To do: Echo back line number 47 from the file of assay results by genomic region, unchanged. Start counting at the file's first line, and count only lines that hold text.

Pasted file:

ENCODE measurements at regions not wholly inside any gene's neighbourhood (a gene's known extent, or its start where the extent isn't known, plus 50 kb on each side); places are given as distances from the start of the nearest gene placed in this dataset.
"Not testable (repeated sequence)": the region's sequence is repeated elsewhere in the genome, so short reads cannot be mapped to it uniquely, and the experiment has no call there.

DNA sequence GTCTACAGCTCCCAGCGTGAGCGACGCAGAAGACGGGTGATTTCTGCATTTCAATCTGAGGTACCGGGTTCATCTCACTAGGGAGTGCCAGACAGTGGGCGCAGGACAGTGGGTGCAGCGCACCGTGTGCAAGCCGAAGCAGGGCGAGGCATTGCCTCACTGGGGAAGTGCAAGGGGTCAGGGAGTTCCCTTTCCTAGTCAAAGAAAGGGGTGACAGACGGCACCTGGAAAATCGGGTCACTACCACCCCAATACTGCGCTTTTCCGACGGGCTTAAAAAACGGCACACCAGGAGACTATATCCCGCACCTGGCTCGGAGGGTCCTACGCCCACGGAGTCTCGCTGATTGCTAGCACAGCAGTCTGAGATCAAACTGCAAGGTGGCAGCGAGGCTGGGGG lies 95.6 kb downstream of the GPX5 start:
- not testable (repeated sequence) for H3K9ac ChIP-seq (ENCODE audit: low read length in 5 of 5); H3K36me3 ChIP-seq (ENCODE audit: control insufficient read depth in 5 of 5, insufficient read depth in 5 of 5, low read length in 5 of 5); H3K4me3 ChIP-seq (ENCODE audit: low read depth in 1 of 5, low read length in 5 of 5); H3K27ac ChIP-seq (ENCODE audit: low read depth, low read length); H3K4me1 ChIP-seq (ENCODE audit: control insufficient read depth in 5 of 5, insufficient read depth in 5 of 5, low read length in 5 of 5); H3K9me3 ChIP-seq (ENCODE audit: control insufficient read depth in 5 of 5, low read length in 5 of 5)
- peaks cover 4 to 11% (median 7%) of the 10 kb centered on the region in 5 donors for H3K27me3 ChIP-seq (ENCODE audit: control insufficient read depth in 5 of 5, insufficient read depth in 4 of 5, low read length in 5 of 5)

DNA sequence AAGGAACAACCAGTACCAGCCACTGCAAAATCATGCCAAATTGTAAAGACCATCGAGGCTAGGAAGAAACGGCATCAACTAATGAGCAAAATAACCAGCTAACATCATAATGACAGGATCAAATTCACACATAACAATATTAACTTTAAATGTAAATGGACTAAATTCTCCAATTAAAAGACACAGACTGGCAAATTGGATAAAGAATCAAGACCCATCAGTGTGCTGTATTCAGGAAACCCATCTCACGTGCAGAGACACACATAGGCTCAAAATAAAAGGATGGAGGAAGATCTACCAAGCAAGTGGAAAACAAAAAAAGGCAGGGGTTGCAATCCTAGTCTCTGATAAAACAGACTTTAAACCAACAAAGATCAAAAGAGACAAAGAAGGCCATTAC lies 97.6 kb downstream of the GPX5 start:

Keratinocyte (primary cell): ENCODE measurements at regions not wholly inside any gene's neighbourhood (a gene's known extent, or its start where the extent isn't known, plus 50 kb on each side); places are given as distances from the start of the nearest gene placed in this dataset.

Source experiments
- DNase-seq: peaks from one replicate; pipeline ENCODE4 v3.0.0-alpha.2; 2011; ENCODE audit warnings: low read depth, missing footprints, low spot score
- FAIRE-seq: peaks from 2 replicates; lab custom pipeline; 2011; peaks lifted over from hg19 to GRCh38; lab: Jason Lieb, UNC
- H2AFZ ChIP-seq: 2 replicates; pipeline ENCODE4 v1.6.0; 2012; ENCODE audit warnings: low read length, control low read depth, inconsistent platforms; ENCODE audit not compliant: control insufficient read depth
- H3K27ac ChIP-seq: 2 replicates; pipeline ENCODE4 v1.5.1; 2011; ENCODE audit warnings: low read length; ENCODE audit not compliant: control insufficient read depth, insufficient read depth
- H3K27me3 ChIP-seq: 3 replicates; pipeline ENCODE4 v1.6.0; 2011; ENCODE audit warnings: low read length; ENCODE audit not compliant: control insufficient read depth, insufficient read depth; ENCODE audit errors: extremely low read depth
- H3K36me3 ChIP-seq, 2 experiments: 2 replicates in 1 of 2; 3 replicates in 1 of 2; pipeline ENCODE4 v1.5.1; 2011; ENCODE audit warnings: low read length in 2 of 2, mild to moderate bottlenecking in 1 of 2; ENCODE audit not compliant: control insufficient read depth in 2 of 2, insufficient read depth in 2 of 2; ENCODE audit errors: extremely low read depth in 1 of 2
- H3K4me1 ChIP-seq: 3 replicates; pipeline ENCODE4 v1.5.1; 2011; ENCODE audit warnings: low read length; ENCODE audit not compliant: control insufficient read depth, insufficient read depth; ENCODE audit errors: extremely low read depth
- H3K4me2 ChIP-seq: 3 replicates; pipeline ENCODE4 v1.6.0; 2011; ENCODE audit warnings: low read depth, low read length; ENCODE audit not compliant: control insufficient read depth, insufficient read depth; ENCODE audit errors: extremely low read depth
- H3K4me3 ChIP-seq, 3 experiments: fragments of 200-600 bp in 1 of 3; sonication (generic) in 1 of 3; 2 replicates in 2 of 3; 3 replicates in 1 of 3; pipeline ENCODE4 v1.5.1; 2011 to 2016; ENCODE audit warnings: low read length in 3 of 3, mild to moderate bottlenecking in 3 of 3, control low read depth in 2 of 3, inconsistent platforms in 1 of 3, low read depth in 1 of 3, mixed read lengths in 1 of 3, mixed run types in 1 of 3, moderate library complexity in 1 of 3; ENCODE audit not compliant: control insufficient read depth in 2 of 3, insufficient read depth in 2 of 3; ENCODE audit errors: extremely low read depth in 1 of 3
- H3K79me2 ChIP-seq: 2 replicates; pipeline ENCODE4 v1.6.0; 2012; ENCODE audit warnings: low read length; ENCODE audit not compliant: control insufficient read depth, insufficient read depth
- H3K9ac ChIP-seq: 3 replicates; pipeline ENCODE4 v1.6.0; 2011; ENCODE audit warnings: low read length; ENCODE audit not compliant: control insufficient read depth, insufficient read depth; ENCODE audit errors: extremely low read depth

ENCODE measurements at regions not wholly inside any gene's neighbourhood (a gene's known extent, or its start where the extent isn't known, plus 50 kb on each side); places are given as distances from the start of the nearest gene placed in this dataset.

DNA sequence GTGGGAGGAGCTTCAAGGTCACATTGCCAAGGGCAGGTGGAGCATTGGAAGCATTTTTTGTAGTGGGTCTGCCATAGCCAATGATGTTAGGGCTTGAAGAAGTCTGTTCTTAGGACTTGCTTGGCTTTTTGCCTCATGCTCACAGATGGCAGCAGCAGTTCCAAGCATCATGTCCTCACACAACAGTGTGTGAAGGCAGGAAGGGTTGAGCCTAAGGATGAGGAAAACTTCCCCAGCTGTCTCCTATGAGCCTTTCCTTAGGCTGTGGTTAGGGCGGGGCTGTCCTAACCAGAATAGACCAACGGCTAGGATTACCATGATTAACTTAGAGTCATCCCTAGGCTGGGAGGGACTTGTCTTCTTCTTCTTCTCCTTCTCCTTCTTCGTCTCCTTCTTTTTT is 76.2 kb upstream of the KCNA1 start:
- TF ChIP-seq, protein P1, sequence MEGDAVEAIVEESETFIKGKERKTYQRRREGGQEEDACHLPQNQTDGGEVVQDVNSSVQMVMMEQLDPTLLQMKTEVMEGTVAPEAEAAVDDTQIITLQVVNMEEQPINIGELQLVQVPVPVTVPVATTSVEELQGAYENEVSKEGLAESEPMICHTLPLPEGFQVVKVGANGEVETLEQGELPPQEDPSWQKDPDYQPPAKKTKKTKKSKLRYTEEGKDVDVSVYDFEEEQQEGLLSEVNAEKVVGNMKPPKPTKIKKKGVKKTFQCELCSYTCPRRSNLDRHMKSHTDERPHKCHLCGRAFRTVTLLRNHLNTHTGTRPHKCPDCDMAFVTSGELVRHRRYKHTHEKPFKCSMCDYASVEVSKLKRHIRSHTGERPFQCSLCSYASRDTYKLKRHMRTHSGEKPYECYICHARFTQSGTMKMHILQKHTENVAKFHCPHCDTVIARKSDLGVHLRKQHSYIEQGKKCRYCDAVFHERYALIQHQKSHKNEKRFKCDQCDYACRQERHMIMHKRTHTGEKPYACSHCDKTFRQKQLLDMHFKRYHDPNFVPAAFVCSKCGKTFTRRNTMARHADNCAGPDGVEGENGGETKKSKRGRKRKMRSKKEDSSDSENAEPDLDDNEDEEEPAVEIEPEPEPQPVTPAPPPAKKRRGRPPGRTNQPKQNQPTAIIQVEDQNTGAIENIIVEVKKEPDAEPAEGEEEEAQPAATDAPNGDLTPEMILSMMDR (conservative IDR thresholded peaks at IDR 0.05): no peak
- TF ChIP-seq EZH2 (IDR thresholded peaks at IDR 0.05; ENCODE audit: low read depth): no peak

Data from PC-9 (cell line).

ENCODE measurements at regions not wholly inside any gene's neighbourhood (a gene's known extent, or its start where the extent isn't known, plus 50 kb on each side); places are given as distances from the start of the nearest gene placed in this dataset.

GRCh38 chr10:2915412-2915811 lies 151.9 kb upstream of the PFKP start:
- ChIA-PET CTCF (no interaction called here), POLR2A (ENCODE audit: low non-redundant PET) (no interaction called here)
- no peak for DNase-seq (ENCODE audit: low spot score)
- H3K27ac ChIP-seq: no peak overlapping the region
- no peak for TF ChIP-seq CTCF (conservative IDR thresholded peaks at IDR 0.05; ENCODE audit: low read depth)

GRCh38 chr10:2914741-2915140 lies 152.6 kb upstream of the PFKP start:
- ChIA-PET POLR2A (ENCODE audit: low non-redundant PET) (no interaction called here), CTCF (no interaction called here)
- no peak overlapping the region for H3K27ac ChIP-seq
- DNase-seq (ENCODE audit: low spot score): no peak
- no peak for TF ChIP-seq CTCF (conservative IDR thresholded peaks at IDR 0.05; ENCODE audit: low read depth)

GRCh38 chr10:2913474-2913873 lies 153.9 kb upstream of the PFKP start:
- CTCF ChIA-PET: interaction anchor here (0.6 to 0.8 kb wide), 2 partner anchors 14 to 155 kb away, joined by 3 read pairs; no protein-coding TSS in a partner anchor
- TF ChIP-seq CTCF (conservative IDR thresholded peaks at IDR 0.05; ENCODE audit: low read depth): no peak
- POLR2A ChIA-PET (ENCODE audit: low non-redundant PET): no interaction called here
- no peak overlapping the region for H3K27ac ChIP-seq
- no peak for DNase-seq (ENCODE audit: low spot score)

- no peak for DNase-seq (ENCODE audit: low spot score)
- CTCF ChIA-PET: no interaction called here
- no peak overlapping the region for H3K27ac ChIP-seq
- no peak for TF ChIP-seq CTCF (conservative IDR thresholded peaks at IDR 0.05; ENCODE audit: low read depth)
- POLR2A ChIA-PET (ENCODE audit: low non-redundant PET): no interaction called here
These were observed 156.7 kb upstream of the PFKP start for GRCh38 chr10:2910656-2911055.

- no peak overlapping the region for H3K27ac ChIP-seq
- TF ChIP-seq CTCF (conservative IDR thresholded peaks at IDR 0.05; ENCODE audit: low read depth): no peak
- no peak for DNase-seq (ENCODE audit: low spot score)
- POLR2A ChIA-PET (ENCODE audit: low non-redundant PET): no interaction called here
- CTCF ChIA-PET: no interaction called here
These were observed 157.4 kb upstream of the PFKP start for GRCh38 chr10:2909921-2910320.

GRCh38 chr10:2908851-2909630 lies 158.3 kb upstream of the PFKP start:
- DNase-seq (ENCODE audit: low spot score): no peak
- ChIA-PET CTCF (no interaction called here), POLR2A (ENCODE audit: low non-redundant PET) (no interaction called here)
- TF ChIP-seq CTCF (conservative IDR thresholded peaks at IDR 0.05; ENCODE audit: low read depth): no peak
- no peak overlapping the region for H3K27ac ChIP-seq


These were observed 156.7 kb upstream of the PFKP start for GRCh38 chr10:2910656-2911055.